Africa and International Women’s Day

Today, March 8th, as you probably know, is International Women’s Day . It is a day to remember both the importance of women in all spheres of society and life, and the unequal situation in which many women worldwide findthemselves; and also to demand an improvement of this situation . Women suffer not only the general problems of society (those that affect men too), but those specific to women – health and sexuality issues, submission to patriarchy, gender violence, lack of recognition of their work – both related to the work done for the maintenance of the family and home, as to the professional sphere – reflected in a lower pay to that of men -, an unequal representation in public institutions, and so on.
As it might be expected, in many parts of Africa where the quality of life and the situation of a large proportion of the population leaves much to be desired, this is even more uneven and often these deficiencies endanger the lives of many women and girls. I have here neither the space nor the knowledge to give an overview here of this situation, or to comment about it. But you can see the latest United Nations report on “Progress of the world’s women, 2008/2009 “, which provides detailed information about this.
I can note on this post however, that although in many African countries – and other less developed countries – the status of women is very precarious, we should not feel that here in Europe everything is on the right path. Some African countries in fact may serve as an example to us, for example the well-known case of Rwanda, the country with the lagest percentage of women parliamentarians worldwide – 56%. And where, at present, political tensions see a woman, Victoire Ingabire, as directly criticising some of the shortcomings of Kagame’s government. This is clearly, not the only case, for there are many African women in many fields, that have emerged as symbols of the overcoming barriers and have become true role role-models for African women – and for those in the rest of the world.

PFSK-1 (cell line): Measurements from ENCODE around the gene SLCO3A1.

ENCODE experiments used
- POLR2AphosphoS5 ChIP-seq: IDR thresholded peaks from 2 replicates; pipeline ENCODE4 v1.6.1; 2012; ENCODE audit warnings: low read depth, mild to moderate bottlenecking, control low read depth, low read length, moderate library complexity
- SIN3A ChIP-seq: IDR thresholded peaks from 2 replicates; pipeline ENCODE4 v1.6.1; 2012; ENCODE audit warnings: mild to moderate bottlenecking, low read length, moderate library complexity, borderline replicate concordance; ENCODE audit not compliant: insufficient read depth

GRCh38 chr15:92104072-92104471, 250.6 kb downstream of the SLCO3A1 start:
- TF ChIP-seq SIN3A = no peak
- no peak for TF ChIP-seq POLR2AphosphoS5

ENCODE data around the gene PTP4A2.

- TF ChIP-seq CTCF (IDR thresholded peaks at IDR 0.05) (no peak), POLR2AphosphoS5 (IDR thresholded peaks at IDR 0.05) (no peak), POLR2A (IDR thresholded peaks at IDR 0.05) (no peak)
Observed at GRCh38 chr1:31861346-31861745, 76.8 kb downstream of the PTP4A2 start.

Of all these, I will highlight just one, not because her story is more exemplary than all the oters, but because this woman currently holds one of the most important and symbolic positions in the world of politics and international relations – a world dominated by men, and my professional bias ;). I am talking about the vice-secretary of the United Nations, the Tanzanian Asha-Rose Migiro , who has been in office since February 2007. A lawyer and univerity professor, educated in Germany and Tanzania, Asha-Rose Migiro was previously Minister of Community Development, Gender and Children’s Affairs (2000-2006) and Minister of Foreign Affairs and International Cooperation (2006-2007) (here you can see her biography). Since her appointment Dr. Migiro has worked to improve the situation of women, for instance by focusing efforts on campaigns against violence against women. Precisely in a recent intervention , Dr Migiro said that “Violence is the most blatant manifestation of discrimination against women, but it is not the only one. Injustice and inequality persist in developing and developed countries and in all regions.” . She also stated that “while we have seen advances in the past 15 years, we have not seen enough… More and more people now understand that gender equality and the empowerment of women and girls is not just a goal in itself, but a key to sustainable development, economic growth, and peace and security”.
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Vice-secretary of the United Nations, Asha-Rose Migiro

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